Story of the final battles after Waterloo have been strangely missing, particularly in the English language. The author has provided a very readable account of the Battle for Paris and final engagements. – Highly Recommended.
NAME: The Battle For Paris 1815, The Untold Story Of The Fighting After Waterloo FILE: R3110 AUTHOR: Paul L Dawson PUBLISHER: Pen and Sword BINDING: hard back PRICE: £25.00 GENRE: Non Fiction SUBJECT: Napoleonic Wars, Battle of Waterloo, Napoleon, brigade commanders, divisional commanders, deserters, civilians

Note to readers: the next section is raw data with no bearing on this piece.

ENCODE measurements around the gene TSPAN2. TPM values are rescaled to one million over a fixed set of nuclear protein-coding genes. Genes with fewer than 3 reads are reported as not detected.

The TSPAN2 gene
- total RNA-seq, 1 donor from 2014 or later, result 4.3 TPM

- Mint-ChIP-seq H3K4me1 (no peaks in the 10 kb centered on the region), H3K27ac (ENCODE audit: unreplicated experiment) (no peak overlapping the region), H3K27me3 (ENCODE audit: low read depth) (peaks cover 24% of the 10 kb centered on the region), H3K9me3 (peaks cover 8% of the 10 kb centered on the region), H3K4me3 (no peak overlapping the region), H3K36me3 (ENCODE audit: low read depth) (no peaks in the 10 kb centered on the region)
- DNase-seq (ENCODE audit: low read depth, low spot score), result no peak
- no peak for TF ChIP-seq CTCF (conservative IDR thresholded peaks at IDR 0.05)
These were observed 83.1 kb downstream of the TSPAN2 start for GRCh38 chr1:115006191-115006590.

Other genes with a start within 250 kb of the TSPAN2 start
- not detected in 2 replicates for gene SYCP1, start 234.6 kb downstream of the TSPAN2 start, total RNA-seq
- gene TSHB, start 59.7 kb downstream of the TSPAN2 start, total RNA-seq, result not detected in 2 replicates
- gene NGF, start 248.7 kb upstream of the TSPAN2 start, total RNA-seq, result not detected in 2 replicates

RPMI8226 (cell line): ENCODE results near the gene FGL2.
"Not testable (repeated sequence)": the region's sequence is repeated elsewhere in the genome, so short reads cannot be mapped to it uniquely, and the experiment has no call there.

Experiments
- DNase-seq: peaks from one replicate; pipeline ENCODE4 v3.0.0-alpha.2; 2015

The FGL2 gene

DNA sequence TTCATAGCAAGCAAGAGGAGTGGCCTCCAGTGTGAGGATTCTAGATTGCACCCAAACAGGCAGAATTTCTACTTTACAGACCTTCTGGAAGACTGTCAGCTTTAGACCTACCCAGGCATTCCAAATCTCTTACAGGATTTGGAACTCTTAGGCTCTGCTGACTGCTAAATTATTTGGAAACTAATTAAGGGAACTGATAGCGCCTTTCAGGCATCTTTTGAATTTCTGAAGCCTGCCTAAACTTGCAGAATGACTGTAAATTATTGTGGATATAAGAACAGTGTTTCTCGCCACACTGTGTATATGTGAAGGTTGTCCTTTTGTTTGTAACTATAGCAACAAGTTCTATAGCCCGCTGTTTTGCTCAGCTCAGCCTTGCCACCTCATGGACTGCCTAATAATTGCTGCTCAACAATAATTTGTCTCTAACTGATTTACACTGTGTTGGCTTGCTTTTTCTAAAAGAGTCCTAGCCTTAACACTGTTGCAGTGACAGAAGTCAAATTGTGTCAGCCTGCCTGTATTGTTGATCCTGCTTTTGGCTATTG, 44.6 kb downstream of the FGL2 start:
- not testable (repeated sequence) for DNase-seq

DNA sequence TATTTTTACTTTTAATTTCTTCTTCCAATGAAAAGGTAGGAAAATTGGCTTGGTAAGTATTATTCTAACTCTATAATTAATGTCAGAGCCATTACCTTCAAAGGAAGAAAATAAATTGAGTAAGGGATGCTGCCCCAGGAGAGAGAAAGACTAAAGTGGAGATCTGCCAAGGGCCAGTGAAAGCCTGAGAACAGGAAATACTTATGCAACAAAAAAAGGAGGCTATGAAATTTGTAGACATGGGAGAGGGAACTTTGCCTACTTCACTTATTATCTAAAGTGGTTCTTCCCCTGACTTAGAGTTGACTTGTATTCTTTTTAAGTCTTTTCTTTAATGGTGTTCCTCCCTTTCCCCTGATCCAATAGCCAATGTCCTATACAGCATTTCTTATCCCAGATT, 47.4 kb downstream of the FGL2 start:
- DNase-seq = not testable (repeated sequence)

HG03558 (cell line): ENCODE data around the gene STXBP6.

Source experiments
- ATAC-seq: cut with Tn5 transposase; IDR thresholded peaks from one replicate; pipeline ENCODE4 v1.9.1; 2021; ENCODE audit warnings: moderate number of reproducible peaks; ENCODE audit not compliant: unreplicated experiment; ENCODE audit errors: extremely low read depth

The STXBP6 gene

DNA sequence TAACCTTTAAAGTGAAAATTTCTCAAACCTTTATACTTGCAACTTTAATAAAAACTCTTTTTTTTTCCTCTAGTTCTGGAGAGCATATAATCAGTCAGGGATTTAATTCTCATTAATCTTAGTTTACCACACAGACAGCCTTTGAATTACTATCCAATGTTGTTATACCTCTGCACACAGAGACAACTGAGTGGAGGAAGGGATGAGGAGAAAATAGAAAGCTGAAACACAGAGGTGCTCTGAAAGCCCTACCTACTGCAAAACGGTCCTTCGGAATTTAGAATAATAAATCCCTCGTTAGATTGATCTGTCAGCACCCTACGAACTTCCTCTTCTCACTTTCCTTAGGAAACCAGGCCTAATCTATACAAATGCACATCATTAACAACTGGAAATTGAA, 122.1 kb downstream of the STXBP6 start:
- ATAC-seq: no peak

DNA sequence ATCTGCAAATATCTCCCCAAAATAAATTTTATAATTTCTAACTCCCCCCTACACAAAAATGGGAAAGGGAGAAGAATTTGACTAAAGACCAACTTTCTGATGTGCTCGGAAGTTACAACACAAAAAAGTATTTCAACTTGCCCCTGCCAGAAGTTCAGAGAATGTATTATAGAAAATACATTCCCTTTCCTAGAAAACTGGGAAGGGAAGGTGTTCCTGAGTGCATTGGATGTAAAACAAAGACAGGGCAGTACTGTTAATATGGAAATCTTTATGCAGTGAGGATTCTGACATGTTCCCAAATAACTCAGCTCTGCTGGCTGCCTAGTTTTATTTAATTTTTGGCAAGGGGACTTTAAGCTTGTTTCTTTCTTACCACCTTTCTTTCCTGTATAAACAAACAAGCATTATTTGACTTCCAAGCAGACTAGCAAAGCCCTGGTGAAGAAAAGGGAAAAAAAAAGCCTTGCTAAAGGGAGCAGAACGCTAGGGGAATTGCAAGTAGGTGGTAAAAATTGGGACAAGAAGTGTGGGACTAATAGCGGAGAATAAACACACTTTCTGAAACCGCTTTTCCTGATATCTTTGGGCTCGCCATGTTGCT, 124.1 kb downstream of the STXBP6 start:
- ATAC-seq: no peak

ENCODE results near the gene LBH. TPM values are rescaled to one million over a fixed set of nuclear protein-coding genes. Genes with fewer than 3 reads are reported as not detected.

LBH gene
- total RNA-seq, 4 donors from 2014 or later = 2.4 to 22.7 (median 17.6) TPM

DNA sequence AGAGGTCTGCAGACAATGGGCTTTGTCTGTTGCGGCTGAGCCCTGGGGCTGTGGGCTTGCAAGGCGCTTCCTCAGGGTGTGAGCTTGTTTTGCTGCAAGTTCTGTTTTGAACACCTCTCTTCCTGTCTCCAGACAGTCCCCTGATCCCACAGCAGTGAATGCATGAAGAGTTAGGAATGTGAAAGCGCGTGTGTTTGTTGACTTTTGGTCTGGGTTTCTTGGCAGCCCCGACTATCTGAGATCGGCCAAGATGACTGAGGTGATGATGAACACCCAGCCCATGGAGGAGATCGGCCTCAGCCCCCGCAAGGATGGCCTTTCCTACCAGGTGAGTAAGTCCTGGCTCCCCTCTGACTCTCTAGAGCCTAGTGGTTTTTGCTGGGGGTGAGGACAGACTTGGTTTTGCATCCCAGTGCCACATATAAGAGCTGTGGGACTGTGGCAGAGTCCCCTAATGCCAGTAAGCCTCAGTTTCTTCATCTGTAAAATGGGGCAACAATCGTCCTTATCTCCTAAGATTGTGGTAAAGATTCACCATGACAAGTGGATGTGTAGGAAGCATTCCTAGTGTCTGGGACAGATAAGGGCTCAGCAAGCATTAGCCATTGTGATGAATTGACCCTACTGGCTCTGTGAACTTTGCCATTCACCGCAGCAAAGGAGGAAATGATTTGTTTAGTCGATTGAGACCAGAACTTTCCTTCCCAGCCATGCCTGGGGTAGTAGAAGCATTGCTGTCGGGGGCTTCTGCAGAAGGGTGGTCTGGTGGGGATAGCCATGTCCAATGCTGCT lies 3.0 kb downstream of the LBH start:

PAGES: 283 IMAGE: B3110.jpg BUYNOW: tinyurl.com/w4zzfxn DESCRIPTION: Story of the final battles after Waterloo have been strangely missing, particularly in the English language. The author has provided a very readable account of the Battle for Paris and final engagements. – Highly Recommended. Waterloo came as a cold shock for French commanders because they had taken for granted the myth that Napoleon had never been personally defeated in the field. That may have been technically true because Napoleon had been delayed on several occasions and left his army behind on the retreat from Moscow, but he had never been invincible. When he returned from Elba and raised a new army, he was already sick and his new army was less effective than at the height of his military successes. He was gambling on reaching Brussels before the Allies could assemble an army against him. In the event he met, in Wellington, an effective commander of coalitions who had scouted the ground and chosen where he intended to meet the French. When his Imperial Guard were the final throw that was repulsed, his army broke and ran with Napoleon fighting through his own troops to get away. As defeats go that was pretty comprehensive and the prospects of pulling together a new army from the wreckage were remote. However, that did not mean all senior officers had given up. The author has studied the final battles and provided an interesting assessment of the personnel and events, with a useful photo-plate section.